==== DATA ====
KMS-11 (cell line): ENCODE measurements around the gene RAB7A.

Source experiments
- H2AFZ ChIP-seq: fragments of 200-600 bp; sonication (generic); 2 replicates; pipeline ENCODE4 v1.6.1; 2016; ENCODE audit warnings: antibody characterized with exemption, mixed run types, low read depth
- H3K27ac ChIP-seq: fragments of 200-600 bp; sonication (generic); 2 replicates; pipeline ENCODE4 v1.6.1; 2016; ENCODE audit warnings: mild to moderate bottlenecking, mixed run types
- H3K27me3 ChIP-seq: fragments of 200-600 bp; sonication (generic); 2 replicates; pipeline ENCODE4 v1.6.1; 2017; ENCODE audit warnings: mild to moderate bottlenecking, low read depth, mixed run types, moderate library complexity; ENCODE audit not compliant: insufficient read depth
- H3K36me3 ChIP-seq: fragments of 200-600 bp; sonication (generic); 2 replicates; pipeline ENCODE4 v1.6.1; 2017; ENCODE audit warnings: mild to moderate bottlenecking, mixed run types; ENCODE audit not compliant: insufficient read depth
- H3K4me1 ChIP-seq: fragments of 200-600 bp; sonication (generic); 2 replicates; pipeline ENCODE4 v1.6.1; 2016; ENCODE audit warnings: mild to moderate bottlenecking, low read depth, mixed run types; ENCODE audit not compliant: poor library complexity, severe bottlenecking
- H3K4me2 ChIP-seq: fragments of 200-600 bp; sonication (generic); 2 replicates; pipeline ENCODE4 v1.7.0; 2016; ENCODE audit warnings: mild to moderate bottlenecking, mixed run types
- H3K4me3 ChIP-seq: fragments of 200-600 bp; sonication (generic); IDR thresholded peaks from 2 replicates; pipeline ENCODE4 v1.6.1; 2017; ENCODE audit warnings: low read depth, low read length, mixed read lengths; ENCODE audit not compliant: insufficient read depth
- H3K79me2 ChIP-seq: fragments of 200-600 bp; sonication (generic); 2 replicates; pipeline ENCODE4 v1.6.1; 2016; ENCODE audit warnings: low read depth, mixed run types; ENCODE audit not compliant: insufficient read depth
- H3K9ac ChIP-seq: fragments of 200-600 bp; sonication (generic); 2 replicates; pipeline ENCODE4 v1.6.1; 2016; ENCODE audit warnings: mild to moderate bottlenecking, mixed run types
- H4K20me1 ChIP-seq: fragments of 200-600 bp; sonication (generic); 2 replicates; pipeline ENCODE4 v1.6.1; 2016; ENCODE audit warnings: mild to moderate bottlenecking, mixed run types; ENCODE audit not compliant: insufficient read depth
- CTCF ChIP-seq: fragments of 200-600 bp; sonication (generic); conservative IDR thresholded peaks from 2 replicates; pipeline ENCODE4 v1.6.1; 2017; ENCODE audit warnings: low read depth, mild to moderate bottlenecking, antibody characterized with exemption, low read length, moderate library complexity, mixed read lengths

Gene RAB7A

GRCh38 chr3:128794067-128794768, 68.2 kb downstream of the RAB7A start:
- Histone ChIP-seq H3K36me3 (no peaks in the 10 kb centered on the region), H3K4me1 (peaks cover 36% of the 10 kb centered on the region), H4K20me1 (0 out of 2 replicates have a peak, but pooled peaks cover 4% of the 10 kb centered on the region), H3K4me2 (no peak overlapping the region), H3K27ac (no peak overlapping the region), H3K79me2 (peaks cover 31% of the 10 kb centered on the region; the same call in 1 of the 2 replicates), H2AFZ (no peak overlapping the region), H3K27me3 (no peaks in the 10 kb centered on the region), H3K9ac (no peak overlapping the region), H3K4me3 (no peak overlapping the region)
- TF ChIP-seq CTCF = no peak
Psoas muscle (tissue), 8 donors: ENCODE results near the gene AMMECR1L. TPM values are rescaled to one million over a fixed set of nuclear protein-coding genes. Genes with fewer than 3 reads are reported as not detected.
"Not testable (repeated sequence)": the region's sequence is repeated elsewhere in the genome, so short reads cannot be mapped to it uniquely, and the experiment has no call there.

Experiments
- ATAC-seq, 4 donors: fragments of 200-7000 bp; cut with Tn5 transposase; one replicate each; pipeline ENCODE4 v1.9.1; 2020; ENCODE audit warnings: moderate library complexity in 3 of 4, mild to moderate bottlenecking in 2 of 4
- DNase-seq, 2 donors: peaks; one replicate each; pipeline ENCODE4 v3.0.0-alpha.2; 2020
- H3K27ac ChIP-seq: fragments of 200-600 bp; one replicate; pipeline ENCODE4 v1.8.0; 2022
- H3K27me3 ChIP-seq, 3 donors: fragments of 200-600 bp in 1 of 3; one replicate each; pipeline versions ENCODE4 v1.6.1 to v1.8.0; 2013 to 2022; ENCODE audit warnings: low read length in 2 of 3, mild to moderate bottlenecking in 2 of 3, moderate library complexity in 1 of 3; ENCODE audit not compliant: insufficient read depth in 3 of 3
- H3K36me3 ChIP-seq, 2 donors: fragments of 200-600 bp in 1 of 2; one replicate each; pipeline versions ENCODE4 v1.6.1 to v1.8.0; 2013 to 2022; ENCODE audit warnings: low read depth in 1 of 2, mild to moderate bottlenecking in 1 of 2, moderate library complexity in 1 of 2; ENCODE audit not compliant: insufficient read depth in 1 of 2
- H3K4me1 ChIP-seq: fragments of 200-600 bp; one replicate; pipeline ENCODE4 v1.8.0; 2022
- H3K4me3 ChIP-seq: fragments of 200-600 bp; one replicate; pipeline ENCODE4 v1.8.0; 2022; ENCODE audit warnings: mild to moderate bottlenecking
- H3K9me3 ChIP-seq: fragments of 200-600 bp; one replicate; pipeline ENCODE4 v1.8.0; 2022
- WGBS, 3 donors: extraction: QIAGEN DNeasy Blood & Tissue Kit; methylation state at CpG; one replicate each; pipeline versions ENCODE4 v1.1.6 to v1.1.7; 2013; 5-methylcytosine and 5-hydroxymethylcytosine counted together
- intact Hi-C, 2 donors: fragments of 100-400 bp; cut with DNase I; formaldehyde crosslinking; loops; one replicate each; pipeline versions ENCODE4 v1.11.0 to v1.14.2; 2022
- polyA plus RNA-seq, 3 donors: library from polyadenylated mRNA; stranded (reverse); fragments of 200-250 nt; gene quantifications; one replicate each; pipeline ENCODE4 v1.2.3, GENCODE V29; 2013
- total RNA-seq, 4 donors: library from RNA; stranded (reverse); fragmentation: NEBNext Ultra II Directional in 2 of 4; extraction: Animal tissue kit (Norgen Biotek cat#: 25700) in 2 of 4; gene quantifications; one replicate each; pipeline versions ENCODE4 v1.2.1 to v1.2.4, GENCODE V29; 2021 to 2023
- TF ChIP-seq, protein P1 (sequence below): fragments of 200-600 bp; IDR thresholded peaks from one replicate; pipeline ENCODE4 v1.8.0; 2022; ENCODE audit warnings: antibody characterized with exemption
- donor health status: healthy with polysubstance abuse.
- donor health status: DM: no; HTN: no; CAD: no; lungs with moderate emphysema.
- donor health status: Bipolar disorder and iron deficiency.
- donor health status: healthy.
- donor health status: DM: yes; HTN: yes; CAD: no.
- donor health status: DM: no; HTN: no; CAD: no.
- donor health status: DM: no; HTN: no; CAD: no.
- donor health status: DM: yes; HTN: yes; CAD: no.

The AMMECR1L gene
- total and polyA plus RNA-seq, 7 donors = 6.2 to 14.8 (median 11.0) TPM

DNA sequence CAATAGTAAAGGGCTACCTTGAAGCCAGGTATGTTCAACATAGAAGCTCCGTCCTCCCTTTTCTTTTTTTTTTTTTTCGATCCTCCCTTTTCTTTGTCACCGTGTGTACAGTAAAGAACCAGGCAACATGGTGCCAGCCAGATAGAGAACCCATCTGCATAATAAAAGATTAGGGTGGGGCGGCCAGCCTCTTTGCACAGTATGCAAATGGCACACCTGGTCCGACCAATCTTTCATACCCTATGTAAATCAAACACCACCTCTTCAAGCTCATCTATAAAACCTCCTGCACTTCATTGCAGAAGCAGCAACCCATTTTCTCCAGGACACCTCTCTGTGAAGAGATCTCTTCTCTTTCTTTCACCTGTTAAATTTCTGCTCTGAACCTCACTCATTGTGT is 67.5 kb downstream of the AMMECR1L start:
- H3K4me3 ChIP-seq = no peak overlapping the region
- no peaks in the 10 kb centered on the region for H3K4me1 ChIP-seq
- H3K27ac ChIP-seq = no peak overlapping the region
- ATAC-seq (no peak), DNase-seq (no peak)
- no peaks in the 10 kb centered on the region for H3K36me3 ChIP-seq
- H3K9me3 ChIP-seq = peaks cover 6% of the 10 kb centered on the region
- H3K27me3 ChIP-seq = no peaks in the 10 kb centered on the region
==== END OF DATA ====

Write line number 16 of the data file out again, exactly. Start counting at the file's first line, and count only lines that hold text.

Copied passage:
- Histone ChIP-seq H3K36me3 (no peaks in the 10 kb centered on the region), H3K4me1 (peaks cover 36% of the 10 kb centered on the region), H4K20me1 (0 out of 2 replicates have a peak, but pooled peaks cover 4% of the 10 kb centered on the region), H3K4me2 (no peak overlapping the region), H3K27ac (no peak overlapping the region), H3K79me2 (peaks cover 31% of the 10 kb centered on the region; the same call in 1 of the 2 replicates), H2AFZ (no peak overlapping the region), H3K27me3 (no peaks in the 10 kb centered on the region), H3K9ac (no peak overlapping the region), H3K4me3 (no peak overlapping the region)